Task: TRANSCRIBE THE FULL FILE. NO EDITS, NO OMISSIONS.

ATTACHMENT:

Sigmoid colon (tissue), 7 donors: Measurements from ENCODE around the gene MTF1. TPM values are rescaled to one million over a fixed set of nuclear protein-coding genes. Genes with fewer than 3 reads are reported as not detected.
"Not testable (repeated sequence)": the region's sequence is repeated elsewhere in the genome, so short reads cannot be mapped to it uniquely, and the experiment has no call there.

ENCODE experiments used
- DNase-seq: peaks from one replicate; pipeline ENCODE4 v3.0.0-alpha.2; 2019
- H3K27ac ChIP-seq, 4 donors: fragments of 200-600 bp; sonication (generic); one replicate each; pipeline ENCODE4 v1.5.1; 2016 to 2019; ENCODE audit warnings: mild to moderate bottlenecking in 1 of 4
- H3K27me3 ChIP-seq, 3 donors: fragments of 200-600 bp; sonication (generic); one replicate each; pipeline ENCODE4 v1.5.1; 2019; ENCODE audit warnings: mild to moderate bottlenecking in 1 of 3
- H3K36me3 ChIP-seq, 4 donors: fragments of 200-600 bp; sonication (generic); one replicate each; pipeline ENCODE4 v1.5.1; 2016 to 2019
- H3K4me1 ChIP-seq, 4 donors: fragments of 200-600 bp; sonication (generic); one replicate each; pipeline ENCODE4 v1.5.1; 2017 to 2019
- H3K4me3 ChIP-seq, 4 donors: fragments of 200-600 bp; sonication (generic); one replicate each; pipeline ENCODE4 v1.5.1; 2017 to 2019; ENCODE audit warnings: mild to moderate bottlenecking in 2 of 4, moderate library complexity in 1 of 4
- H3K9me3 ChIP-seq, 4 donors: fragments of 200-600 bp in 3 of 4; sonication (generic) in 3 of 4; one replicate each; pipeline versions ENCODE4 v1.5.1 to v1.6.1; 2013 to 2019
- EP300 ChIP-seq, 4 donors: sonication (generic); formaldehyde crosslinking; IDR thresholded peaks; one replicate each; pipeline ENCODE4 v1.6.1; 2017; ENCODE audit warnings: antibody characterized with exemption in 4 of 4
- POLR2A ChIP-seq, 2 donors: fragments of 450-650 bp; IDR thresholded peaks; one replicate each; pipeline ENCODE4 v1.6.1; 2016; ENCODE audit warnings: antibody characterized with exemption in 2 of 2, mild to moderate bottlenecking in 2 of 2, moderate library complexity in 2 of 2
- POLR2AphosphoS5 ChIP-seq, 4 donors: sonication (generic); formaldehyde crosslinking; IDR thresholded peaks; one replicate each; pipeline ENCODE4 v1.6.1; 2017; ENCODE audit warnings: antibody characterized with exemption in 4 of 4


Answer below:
Sigmoid colon (tissue), 7 donors: Measurements from ENCODE around the gene MTF1. TPM values are rescaled to one million over a fixed set of nuclear protein-coding genes. Genes with fewer than 3 reads are reported as not detected.
"Not testable (repeated sequence)": the region's sequence is repeated elsewhere in the genome, so short reads cannot be mapped to it uniquely, and the experiment has no call there.

ENCODE experiments used
- DNase-seq: peaks from one replicate; pipeline ENCODE4 v3.0.0-alpha.2; 2019
- H3K27ac ChIP-seq, 4 donors: fragments of 200-600 bp; sonication (generic); one replicate each; pipeline ENCODE4 v1.5.1; 2016 to 2019; ENCODE audit warnings: mild to moderate bottlenecking in 1 of 4
- H3K27me3 ChIP-seq, 3 donors: fragments of 200-600 bp; sonication (generic); one replicate each; pipeline ENCODE4 v1.5.1; 2019; ENCODE audit warnings: mild to moderate bottlenecking in 1 of 3
- H3K36me3 ChIP-seq, 4 donors: fragments of 200-600 bp; sonication (generic); one replicate each; pipeline ENCODE4 v1.5.1; 2016 to 2019
- H3K4me1 ChIP-seq, 4 donors: fragments of 200-600 bp; sonication (generic); one replicate each; pipeline ENCODE4 v1.5.1; 2017 to 2019
- H3K4me3 ChIP-seq, 4 donors: fragments of 200-600 bp; sonication (generic); one replicate each; pipeline ENCODE4 v1.5.1; 2017 to 2019; ENCODE audit warnings: mild to moderate bottlenecking in 2 of 4, moderate library complexity in 1 of 4
- H3K9me3 ChIP-seq, 4 donors: fragments of 200-600 bp in 3 of 4; sonication (generic) in 3 of 4; one replicate each; pipeline versions ENCODE4 v1.5.1 to v1.6.1; 2013 to 2019
- EP300 ChIP-seq, 4 donors: sonication (generic); formaldehyde crosslinking; IDR thresholded peaks; one replicate each; pipeline ENCODE4 v1.6.1; 2017; ENCODE audit warnings: antibody characterized with exemption in 4 of 4
- POLR2A ChIP-seq, 2 donors: fragments of 450-650 bp; IDR thresholded peaks; one replicate each; pipeline ENCODE4 v1.6.1; 2016; ENCODE audit warnings: antibody characterized with exemption in 2 of 2, mild to moderate bottlenecking in 2 of 2, moderate library complexity in 2 of 2
- POLR2AphosphoS5 ChIP-seq, 4 donors: sonication (generic); formaldehyde crosslinking; IDR thresholded peaks; one replicate each; pipeline ENCODE4 v1.6.1; 2017; ENCODE audit warnings: antibody characterized with exemption in 4 of 4